Ishaq, a singer, composer, and virtuoso lutenist, was the outstanding musician of his time. A man of wide culture, he is credited with authorship of nearly 40 works on music, which were subsequently lost. According to the “Book of Songs,” he is the originator of the earliest Islamic theory of melodic modes. Called asbi’ (“fingers”), it structured the modes according to the frets of the lute and the fingers corresponding to them. Indications above each song in the “Book of Songs” show the mode, the type of third (major, minor, or neutral), and often the rhythmic mode. (The third is the interval encompassing three notes of the scale. It can vary considerably in exact size without losing its character. Western music uses the major and the minor third; much non-Western and folk music also uses a neutral third, between the major and minor in size.) The neutral third, introduced into Islamic music about this time, increased the number of melodic modes from eight to 12 by making more intervals available from which to build melodies. At this time the number of rhythmic modes varied from six to eight, their actual structure and content differing from author to author.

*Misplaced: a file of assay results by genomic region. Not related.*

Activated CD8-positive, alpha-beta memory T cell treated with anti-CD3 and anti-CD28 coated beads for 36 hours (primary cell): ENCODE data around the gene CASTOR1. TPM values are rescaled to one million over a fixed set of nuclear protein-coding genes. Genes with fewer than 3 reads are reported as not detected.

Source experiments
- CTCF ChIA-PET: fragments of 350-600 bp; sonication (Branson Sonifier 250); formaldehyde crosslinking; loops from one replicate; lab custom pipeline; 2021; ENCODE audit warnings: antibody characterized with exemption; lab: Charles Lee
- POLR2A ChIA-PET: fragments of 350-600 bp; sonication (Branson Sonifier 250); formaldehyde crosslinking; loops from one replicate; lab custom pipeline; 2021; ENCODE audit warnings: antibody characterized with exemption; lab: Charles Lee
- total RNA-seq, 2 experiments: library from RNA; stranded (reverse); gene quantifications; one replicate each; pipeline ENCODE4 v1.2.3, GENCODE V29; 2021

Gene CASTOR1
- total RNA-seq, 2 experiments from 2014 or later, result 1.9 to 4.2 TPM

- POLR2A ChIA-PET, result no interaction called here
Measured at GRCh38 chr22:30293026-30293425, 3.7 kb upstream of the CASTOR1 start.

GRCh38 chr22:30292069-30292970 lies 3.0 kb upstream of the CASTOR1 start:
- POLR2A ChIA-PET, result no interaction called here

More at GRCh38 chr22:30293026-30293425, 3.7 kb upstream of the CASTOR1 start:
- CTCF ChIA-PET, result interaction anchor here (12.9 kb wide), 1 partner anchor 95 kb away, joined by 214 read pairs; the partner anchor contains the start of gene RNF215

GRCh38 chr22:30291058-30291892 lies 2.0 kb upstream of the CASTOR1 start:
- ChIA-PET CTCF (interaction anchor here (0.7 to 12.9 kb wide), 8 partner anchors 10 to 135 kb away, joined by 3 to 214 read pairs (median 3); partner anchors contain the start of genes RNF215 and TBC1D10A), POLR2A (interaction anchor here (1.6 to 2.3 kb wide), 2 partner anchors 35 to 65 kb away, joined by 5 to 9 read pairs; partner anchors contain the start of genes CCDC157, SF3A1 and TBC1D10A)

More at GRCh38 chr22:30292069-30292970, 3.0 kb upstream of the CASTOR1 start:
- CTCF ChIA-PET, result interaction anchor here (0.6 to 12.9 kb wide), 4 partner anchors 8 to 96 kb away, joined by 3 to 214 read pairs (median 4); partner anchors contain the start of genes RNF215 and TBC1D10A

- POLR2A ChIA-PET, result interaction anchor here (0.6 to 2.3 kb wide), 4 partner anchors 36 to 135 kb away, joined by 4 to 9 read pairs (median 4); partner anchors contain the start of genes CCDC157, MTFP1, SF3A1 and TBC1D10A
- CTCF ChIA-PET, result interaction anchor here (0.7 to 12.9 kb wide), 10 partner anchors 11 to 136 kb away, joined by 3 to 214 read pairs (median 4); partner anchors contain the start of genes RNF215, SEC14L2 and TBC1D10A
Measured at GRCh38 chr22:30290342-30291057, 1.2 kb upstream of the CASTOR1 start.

36. I can relate so much to your story! Few years back I was went through a tough time and listening to music (love songs/ happy songs/ sad songs) wasn’t helping me to move on and forget the past. I never thought to ever give up music, but because I didn’t want to be reminded of my past memories, I gave up cold turkey. I would listen to music in the car (commuting 2 hours) to help me keep my mind going. It’s been nearly 2 years now. Instead of listening to music, I turned to doing dikhr. It has helped me to get closer to Allah and mostly importantly concentrate in my prayers. I will admit, once in a while, I will listen to just the instrumental music (no singing). Everything happens for a reason. I have learned to keep my mind busy and tongue moist with Allah’s beautiful names. Before I didn’t know so much about Allah’s attributes.